In what could be a precursor to state intervention in the San Joaquin Valley’s – at best – patchwork response to historic flooding, the director of the Department of Water Resources made a fact-finding visit to the area Thursday and Friday.
While DWR Director Karla Nemeth and her team are hearing from counties about needed resources, they are also assessing the state’s authority to intervene, if needed.
“We are looking into the (Central Valley Flood Protection) board’s authorities right now,” she said. “We do believe it does have the authority to identify appropriate places for flood waters in the event of extensive flooding.”
At the time the CV flood board was created in the early 2000s, water representatives from theTulare and Kings subbasins fought hard to keep those areas out from under its authority. As such, the southern San Joaquin Valley relies on a patchwork system of flood protection districts and receives very little state funding toward flood protection, as SJV Water wrote about in February.
Nemeth said the state could be a back stop if local governments can’t work together to adequately protect communities “and deal with the challenges we’ve already seen emerging in the last 10 days.”
Many valley communities flooded after area reservoirs overfilled and rivers rose rapidly from a warm storm that brought rain and massive amounts of snowmelt starting March 10.
But as storms have continued slamming California and flood waters rolled west across the valley floor, the water has been blocked from the old Tulare Lake bed, the lowest spot in the region where rivers and streams have historically flowed. Instead, it has pooled around the edges of the lake bed causing significant damage.
The lakebed is mostly owned by the powerful J.G. Boswell Company, which has erected levees and canals over generations to keep flood water off its land.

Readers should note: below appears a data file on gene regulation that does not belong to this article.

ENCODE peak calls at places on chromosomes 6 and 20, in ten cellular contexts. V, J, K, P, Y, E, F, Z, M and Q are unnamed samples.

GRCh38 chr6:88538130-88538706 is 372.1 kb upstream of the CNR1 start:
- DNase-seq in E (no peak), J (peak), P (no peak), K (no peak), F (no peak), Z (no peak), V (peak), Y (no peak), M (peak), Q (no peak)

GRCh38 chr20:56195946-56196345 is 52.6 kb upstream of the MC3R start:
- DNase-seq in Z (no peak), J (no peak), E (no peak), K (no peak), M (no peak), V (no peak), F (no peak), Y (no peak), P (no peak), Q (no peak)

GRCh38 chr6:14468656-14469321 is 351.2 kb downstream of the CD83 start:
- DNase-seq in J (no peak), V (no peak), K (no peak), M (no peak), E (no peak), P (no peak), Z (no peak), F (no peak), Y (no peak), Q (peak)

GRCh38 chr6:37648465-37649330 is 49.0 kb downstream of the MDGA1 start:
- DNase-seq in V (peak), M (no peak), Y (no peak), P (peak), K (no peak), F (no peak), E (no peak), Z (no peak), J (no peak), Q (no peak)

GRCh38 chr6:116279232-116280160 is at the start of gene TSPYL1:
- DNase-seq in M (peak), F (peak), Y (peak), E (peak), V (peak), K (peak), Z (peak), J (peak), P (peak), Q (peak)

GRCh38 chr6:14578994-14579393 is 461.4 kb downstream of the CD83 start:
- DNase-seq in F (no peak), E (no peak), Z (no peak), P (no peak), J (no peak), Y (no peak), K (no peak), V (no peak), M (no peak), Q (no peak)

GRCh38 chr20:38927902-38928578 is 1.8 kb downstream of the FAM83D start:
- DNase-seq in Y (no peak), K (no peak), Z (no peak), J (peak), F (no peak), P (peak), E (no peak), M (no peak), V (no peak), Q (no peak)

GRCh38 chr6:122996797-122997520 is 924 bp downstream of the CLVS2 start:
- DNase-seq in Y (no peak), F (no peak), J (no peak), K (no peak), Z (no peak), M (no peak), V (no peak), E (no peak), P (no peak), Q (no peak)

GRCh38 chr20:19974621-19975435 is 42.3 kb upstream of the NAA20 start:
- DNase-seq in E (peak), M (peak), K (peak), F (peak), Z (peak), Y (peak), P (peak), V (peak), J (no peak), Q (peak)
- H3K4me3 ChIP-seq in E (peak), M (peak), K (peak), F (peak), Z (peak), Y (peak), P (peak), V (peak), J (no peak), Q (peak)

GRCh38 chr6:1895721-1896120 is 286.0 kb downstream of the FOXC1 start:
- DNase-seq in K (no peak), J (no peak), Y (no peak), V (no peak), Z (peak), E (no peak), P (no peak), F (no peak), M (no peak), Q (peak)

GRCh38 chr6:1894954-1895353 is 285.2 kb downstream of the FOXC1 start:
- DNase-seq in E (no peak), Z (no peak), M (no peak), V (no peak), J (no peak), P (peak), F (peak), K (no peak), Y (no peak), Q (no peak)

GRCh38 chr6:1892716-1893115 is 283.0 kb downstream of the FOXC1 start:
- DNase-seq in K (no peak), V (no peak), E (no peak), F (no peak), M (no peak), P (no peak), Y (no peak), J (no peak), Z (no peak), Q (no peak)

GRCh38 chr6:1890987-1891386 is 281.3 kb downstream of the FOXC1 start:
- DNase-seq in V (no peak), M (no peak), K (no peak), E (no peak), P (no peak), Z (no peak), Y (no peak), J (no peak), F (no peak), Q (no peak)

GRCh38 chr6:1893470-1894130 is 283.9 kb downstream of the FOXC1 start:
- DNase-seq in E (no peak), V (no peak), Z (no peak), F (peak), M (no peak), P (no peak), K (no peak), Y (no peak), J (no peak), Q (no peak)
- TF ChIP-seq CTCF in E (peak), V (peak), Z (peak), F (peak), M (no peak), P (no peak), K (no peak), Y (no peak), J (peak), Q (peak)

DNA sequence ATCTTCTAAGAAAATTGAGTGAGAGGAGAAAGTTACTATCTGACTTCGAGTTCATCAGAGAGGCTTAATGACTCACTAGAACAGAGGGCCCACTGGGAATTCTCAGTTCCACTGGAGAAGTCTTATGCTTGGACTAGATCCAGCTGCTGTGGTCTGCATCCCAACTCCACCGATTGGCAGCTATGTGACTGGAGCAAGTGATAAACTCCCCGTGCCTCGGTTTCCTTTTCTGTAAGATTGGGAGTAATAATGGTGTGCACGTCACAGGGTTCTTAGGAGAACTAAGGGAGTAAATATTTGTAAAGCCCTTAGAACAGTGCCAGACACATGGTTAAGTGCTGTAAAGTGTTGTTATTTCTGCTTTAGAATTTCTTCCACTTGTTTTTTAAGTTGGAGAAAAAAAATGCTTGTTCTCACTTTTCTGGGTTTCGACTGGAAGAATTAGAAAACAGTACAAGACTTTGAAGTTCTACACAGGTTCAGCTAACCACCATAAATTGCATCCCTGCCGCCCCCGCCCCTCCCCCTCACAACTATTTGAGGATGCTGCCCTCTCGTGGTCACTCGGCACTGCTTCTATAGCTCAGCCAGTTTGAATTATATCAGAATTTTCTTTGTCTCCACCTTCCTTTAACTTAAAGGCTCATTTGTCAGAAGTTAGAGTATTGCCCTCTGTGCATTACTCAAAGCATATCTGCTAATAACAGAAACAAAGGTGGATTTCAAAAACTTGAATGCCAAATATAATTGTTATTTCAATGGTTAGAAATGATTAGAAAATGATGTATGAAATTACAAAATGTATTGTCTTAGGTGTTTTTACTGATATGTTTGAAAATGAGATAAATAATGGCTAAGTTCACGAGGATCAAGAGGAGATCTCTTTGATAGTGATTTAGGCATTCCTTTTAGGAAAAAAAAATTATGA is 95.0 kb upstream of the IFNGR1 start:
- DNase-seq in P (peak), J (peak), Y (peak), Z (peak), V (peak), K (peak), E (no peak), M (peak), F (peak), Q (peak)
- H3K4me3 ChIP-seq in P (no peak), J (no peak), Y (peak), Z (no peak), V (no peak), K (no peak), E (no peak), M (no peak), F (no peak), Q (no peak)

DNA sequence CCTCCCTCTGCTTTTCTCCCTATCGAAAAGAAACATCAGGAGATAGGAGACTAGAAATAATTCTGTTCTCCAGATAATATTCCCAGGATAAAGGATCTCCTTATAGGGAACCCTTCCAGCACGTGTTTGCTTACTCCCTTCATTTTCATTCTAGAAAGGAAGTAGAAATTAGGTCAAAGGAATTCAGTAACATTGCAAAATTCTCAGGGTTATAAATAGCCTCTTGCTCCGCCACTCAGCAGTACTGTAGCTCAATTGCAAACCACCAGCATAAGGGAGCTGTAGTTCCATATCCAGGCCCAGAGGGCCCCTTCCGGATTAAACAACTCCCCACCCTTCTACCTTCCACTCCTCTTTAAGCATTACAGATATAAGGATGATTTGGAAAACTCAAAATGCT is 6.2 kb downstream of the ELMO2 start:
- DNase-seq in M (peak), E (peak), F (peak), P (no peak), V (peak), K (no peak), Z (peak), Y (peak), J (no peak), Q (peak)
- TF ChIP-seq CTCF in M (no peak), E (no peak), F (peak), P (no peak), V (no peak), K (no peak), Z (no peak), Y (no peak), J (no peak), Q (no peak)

On March 18, after days of debate in special meetings, the Kings County Board of Supervisors finally ordered Boswell to cut one levee in the northern part of the lake bed to allow water from the Tule and Kings rivers into that section of its land.
The delay in cutting that levee and the fact that other Boswell levees remain intact are being blamed for massive flooding around the lake bed that has destroyed countless smaller farms and businesses and which also now threatens the town of Corcoran.
On the southern end of the lake bed, Boswell has continued to block waters from Poso Creek from flowing onto its farmland. That water could swamp the towns of Alpaugh and Allensworth.
When asked specifically DWR about the Boswell situation, Nemeth said she needs to learn more before acting.
“We haven’t seen the plan. Frankly, all I know is what I’ve read about in the newspapers,” she said. “We understand there are historical challenges there, but we need to see the plans that have been vetted at the local government level.”
Her team will also be gathering information for a possible disaster declaration by Gov. Newsom.
“We’re here to understand the situation and talk with the Governor’s office about whether and when that needs to happen,” she said.
About 10 DWR flood specialists have been in the valley for the last week conferring with Tulare, Kings and Fresno flood mangers and water managers every day at 1 p.m. but things can be “lost in translation and we want to get all components working together,” Nemeth said Thursday.
Given the region’s fragmented flood planning and response, Nemeth said, DWR is very concerned about the coming snowmelt. The Sierra Nevadas are now covered in more snow than has ever been recorded in watersheds aimed directly at the San Joaquin Valley.
“We want to be a coalescer, to get a bigger picture so everyone is looking at the larger challenge in a proactive way, especially as we get into the true snowmelt season,” Nemeth said.
What’s coming may be worse, but the situation is already bad, said Corcoran farmer Eric Hansen.
“If this isn’t a disaster, I don’t know what is,” he told SJV Water. “There’s going to be novels written about this.”
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